I'm interested to see people's weekly mileage on average broken down into surface types/environments they run in.
For example, you run 60mpw -
50% of that is on soft trails
10% on grass
30% on track
10% on concrete/tarmac
In particular, is there any guys here running 50+mpw and doing the vast majority of this on concrete? Are you more vulnerable to injury and slower recovery from workouts/long sessions?
What about people with insight into the ways in which elite level atheletes are training, do these guys run as little as possible on concrete and try to keep it to soft ground trails as much as possible?
I'm recovering from injury and find I can run well on trail/grass but still not 100% on concrete. It's got me thinking I could actually avoid concrete 95% of the time and I think this could help me alot in my training both from injury prevention and recovery from runs.
Any proper thoughts/insight/advice etc would be great, always good to hear from peoples experiences.
70-80 mpw average
75% on concrete/asphalt
The remainder on trails and the track
I've never really had any major injury issues (knock on wood). I don't really notice a difference with recovery based on the running surface. I also do all of my miles in racing flats.
I remember reading somewhere that a softer running surface doesn't necessarily mean less impact stress and fewer injuries. Something about how your body compensates with a harder foot strike on softer surfaces.
I run 50-60 miles a week: 90% on asphalt and ~10% on concrete (sidewalks and concrete backroads).
Always have. Never had an injury.
Have no idea how it affects recovery compared to soft surfaces as I've never trained on them.
I make do with what I have and don't think about it.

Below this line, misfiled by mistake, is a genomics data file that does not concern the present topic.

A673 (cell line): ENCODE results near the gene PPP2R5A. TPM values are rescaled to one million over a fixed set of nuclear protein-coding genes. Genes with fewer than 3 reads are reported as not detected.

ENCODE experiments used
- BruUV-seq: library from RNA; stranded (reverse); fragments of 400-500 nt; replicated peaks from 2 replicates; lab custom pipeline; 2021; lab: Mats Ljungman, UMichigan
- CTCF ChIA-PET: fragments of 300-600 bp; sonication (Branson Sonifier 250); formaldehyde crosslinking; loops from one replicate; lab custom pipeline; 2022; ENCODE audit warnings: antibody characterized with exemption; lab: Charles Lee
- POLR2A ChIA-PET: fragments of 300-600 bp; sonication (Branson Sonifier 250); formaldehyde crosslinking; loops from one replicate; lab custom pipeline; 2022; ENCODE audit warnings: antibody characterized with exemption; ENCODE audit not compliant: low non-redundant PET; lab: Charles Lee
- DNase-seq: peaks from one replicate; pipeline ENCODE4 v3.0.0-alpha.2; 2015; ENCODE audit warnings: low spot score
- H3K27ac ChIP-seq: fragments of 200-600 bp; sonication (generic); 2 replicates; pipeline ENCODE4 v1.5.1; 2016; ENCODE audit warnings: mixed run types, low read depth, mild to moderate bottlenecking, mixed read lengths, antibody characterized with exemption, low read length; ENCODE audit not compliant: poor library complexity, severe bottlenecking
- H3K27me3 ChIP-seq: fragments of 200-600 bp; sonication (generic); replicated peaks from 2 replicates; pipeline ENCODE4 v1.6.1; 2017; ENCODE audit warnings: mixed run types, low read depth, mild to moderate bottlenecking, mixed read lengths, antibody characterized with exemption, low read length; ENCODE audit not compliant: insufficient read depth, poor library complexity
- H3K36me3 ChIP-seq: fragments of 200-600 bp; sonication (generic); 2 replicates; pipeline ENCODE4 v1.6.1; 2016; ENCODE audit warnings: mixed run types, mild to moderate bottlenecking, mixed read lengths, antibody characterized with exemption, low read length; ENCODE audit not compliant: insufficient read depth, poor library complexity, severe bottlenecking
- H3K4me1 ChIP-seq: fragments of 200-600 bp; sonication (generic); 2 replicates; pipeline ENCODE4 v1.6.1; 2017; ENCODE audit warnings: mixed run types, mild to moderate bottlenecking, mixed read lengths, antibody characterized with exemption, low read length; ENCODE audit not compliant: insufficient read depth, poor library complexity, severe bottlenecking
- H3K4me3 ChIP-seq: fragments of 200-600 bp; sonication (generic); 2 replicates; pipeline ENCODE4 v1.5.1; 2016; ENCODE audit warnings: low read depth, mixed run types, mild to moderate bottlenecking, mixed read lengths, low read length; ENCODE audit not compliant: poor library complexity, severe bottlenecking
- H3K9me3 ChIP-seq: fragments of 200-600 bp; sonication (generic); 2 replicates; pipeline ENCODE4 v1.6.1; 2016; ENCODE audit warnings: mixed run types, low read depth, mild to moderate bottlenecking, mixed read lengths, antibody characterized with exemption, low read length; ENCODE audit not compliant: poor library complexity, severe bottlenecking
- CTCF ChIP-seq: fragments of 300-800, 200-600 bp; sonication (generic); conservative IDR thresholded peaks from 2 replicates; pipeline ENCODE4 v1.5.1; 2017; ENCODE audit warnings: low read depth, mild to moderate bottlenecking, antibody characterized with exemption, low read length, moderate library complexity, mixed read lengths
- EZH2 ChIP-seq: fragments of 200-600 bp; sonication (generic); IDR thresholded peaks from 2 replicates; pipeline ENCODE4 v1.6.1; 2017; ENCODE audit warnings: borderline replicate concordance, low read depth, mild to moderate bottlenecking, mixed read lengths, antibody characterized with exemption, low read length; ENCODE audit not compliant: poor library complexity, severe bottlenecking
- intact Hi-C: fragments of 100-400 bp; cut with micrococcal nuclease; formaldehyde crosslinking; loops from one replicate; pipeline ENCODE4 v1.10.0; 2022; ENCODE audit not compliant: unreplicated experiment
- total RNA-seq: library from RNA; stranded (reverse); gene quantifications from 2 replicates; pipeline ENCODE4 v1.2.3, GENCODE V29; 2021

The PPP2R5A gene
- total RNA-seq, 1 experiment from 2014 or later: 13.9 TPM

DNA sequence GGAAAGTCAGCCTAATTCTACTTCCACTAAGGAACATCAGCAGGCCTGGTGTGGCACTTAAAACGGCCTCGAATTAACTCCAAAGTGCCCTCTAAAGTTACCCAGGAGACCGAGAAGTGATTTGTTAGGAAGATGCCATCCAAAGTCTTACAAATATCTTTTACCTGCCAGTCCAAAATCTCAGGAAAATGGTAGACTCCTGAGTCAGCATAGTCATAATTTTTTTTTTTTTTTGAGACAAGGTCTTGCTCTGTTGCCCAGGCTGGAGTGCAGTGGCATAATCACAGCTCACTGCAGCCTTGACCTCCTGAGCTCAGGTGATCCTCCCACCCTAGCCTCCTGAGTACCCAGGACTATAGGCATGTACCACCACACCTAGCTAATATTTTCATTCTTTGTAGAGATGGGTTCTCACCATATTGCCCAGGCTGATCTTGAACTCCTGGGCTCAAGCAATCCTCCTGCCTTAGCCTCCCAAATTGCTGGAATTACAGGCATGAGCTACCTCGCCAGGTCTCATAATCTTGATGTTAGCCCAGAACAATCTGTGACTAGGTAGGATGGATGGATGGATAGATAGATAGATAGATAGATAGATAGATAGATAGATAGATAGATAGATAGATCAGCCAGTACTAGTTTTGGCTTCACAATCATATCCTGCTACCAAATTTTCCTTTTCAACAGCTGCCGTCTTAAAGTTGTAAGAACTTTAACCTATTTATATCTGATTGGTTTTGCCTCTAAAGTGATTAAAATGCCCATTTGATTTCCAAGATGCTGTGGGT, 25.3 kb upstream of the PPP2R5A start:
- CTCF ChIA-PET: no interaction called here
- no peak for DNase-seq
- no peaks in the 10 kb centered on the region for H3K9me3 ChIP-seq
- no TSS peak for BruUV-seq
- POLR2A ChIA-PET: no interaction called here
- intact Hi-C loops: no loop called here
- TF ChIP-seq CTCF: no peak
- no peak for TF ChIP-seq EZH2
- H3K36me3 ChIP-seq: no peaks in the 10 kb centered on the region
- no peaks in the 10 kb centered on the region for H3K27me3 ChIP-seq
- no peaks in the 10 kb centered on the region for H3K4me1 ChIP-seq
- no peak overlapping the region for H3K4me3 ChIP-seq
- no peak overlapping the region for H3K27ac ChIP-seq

I run about
30% hard surface
Sometime I feel ankle pain when I'm on grass; I then move to the pavement and the pain lessens. I may try a week or two on more hard surfaces and see how my ankles feel.
I run about 90 miles/week and probably do about 30% on paved surfaces, 30% on dirt trails and back alleys, 35% on grass and 5% on the track. These numbers are for good weather months. In the Winter, most of my mileage is on paved surfaces and, even if it isn't, the ground is usually frozen and lumpy, so even worse than running on concrete. In the Winter, I might also occasionally hit the treadmill for a tempo workout if the roads and weather are crap. I do all my running in flats or lightweight trainers and have had fewer injury problems since I made the switch.
When I first started running competitively, I got several tibial stress fractures and began avoiding paved surfaces like the plague. Then, when I started doing 90% of my running on soft but uneven surfaces, I started having chronic achilles problems. Lately, I've been trying to mix up the surfaces as much as possible and have stayed reasonably healthy for the past 6 months, knock on wood.
70+% some sort of trail (soft shoulder, dirt, gravel, etc)
10-% other (crossing a street, getting out of or into parking lot at work where I start 5 runs/wk, wood footbridge, etc).
That's assuming just a training week. If I hop in a road 5k on the weekend, the numbers change very slightly. I ran a half marathon a while back and those numbers would be way off.
Thanks for all the input.
Does anyone know how coaches/elite level athletes view this? Are they likely to be a mix like runners on here, or does it seem there is a strict opinion on keeping pro's on softer ground as much as possible?
I personally before injury was running 50-60mpw and 85% of that was on road/concrete. Once I am back to 100% I am going to vary this a hell of alot more any chance I get and see how that goes.
I alternated between Boston3 and Adios shoes, both lightweight shoes in their own right really and I don't know if that combined with alot of concrete miles caused me my injury......